Roman Abramovich was deemed potential 'security threat' by Swiss police
The Russian billionaire Roman Abramovich was denied Swiss residency because police warned that he could be a threat to Switzerland, reports say.
Switzerland's federal police advised officials to reject his application over suspicions he might be involved in money laundering or have contact with criminal organisations.
Mr Abramovich denies any wrongdoing.
The owner of Chelsea football club has never been indicted in Switzerland or elsewhere.
The allegations are based on unverified police suspicions which emerged after the Zurich-based publisher Tamedia obtained a letter written by police.
Mr Abramovich's lawyer has said that the billionaire has never had, or been alleged to have, connections with criminal organisations.
He fought a legal battle to try to prevent the story being published.
The Tamedia group has won that battle after several months and now its news outlets, including 24 heures, have reported that the Federal Office of Police viewed Mr Abramovich's potential presence in the country as a danger to public security and to Switzerland's reputation.
The police did not set out the basis for their claims, the reports say.
Mr Abramovich's lawyer Daniel Glasl, said he was extremely disappointed by the publication of confidential information from Swiss government files.
The legal team had filed a request for correction of facts to the police and would be filing a criminal complaint regarding dissemination of the information, he said.
"Despite multiple requests, FedPol has failed to provide any evidence supporting these defamatory allegations," he added.
The oligarch had hoped to establish his legal residence as the Swiss Alpine resort of Verbier.
Earlier this year he withdrew his application to renew his British visa after a delay apparently prevented him from travelling to the UK for Chelsea's victory over Manchester United in the FA Cup final.
He has since taken Israeli citizenship, according to Israeli media. Israel grants all Jews who move to the state citizenship under its law of return.
Israeli passport holders can travel to the UK for a visit without a visa, but Russians cannot.
Analysis: Other considerations at play
By Imogen Foulkes, BBC News, Bern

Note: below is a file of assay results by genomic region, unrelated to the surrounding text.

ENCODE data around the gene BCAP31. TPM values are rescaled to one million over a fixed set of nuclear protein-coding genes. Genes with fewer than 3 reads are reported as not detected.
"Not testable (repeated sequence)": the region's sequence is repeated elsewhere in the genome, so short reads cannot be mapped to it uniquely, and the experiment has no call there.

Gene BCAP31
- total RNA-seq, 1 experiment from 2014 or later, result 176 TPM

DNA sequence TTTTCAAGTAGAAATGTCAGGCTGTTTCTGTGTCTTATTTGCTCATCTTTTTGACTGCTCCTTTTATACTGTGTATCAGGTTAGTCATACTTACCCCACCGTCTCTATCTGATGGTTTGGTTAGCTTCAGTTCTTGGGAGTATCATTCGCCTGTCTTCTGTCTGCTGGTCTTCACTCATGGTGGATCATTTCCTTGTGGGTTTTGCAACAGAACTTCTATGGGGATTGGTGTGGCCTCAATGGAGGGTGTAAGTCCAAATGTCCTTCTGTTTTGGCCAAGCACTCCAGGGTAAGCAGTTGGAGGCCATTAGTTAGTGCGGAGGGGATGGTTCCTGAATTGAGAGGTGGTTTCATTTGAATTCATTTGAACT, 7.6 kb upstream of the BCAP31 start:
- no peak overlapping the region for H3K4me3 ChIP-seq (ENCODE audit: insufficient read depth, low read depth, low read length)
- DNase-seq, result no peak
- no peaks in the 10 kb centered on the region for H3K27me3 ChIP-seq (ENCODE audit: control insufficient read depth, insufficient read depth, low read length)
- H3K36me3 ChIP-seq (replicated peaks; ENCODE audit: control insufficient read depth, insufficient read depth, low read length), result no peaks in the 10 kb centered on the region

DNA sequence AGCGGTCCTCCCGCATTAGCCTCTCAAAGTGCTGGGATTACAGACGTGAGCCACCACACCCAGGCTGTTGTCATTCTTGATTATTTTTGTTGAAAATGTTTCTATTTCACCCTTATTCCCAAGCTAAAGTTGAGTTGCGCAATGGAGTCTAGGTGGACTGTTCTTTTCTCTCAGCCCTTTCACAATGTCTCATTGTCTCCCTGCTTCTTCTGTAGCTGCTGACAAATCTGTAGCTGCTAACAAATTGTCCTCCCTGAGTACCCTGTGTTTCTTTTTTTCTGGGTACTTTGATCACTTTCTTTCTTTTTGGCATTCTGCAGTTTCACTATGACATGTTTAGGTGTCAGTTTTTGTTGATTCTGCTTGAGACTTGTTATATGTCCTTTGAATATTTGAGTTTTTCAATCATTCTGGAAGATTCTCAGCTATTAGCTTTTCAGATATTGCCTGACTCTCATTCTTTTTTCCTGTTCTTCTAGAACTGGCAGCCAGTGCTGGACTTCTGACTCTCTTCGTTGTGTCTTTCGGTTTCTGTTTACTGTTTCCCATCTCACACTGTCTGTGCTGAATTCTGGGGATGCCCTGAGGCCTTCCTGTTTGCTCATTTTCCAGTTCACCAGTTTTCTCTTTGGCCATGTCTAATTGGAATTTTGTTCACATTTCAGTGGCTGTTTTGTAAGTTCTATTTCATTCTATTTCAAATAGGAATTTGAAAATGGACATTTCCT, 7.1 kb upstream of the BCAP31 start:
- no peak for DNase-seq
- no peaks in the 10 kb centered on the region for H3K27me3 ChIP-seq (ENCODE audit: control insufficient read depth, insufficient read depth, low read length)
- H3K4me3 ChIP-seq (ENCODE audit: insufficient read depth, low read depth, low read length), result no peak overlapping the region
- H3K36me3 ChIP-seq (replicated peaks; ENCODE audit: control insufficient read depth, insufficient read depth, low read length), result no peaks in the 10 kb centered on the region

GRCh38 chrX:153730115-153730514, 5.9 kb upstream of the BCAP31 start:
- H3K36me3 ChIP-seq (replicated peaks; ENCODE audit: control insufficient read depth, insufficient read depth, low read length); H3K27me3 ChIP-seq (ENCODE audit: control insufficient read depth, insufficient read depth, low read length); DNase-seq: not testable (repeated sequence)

Swiss cantons have the freedom to fast track foreign residency permits if the applicant is wealthy, and whose taxes could therefore be beneficial to the local community. Among others, Tina Turner, Lewis Hamilton, and quite a few wealthy Russians have benefited from this practice.
But with Roman Abramovich other considerations were clearly at play. The canton of Valais approved his residency application, but the Swiss Federal Police knocked it back.
Allegations of money laundering or other criminal activity by Mr Abramovich are unproven, but the Swiss authorities do not need proof: for them the merest hint of such activities is reason enough to turn an application down.
For decades Switzerland, and its secretive banks, were almost a byword for money laundering. More recently there has been a big effort to tighten up the laws on financial crime, and to punish offenders. The aim: to get rid of the dodgy money image and replace it with one of upstanding trustworthiness.
Mr Abramovich's attempt to appeal directly to the head of the Federal Police will not have done him any favours. He is not the first Russian millionaire to have his application rejected by Switzerland, he just happens to be the most famous.
Who is Roman Abramovich?
- The 51-year-old is one of Russia's richest people
- He reportedly sold dolls before making his fortune in oil in the 1990s after the collapse of the former Soviet Union
- Mr Abramovich was a one-time business partner of the late tycoon Boris Berezovky, an associate of former Russian President Boris Yeltsin
- Critics say the two businessmen used their Kremlin "family" ties to acquire key state companies for below market value
- Abramovich served as governor of Russia's Chukotka region
- He is believed to be close to Russian President Vladimir Putin